Human Evolution

Category archives for Human Evolution

How Dogs Won The World

Years ago I proposed a theory (not anywhere in print, just in seminars and talks) that went roughly like this. Humans hunt. Dogs hunt. Prey animals get hunted. Each species (or set of species) has a number of characteristics such as the ability to stalk, track, kill, run away, form herds, etc. Now imagine a…

A few days ago the UN agency in charge of keeping track of cancer risks listed meat and processed meats as to some degree or another likely to cause an increase in cancer risks. I wrote about that here. More recently. I was interviewed by Joshua Holland on the Politics and Reality Radio show about…

There is a new paper in Science linking genetic variation in people living in Greenland with long term selection for managing a marine-oriented diet, affecting stature, weight, and probably, physiological processing of omega-3 polyunsaturated fatty acids (PUFAs). The vast majority of the variation we seen in stature (height) among humans is not genetic. That is…

Tales of the Ex-Apes

Jonathan Marks’ new book is called “Tales of the Ex-Apes: How We Think about Human Evolution” I’ve got to tell you that when I first saw the title of this book, the letters played in my head a bit. Tails of the Ex-Apes. That would be funny because apes don’t have tails. Or Tales of…

A new early human fossil has been reported, recovered from the seabed near Taiwan. We are calling it Penghu 1. Simply put, it is the lower right jaw of a hominid (hominine) that most resembles either a form of Homo erectus or Archaic Homo sapiens (kin to, but not, Neanderthal). Teeth are fairly useful for…

Over 600 (as of this writing) neuroscientists from around the world, but with a very large proportion representing Europe, have written an open letter expressing concern with the Human Brain Project (HBP) and its cousin the U.S. BRAIN Initiative. It appears that the neuroscience community regards these projects as of relatively low value, while at…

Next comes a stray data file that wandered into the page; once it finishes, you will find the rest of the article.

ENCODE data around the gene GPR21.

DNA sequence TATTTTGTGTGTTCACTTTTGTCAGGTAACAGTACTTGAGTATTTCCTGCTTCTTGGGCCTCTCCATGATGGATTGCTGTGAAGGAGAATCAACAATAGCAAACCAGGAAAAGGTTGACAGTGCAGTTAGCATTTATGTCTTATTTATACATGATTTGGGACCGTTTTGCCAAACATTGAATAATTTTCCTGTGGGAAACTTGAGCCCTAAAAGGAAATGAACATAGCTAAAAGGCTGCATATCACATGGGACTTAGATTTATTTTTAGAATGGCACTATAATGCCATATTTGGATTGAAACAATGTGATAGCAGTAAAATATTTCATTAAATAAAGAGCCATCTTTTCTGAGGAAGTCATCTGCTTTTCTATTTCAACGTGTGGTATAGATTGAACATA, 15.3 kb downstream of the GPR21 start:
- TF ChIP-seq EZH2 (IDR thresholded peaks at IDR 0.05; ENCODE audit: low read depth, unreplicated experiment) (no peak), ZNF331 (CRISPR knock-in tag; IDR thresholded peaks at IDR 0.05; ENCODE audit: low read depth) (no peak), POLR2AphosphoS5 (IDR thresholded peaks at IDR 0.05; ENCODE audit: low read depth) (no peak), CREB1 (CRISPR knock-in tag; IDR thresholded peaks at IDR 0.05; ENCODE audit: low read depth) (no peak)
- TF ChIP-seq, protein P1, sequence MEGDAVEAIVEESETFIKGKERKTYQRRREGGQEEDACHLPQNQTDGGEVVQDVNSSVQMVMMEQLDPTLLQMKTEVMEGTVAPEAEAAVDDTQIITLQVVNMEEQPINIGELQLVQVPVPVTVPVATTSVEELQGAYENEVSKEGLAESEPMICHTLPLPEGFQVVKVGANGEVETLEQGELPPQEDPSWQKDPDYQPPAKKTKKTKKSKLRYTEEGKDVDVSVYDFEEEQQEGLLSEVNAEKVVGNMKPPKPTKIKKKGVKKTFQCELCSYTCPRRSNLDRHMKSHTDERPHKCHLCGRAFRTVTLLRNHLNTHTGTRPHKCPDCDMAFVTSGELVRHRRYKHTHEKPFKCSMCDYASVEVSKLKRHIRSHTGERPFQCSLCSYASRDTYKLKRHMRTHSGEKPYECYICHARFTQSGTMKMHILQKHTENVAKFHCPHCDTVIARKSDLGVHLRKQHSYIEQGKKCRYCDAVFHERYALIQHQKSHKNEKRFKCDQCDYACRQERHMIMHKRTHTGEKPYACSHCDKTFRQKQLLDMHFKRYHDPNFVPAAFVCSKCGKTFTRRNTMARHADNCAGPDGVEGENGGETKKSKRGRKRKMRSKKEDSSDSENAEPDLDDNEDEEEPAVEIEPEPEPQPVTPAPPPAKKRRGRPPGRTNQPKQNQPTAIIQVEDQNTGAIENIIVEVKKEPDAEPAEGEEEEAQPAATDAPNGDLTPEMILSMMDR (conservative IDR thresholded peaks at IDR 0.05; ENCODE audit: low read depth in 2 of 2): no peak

I’m thinking it will be the food you eat that gets you. Here’s why. Humans eat a wide variety of foods; as a species, the diversity of species we eat is greater than any other animal by a very large margin, with the only quirky exception being the animals that we take along with us,…

How to find a Leprechaun

Nature editor and author Henry Gee has produced his Christmas list in which he describes his three wishes as an editor at a scientific journal; he enumerates the scientific discoveries that sit at the top of his professional “bucket list.” I started to write a comment on Henry’s blog post, here, but it turned into…

Catching Fire. The other one.

Catching Fire is apparently a very popular book and/or movie that everyone is very excited about. But Catching Fire: How Cooking Made Us Human is a different a book about some interesting research I was involved in about the origin of our genus, Homo. You can pick up a copy of our paper on this…

Meat’ing future food demands

My friend and colleague Emily Cassidy gave this TED talk! Her research is some of the most important work being done. Have a look: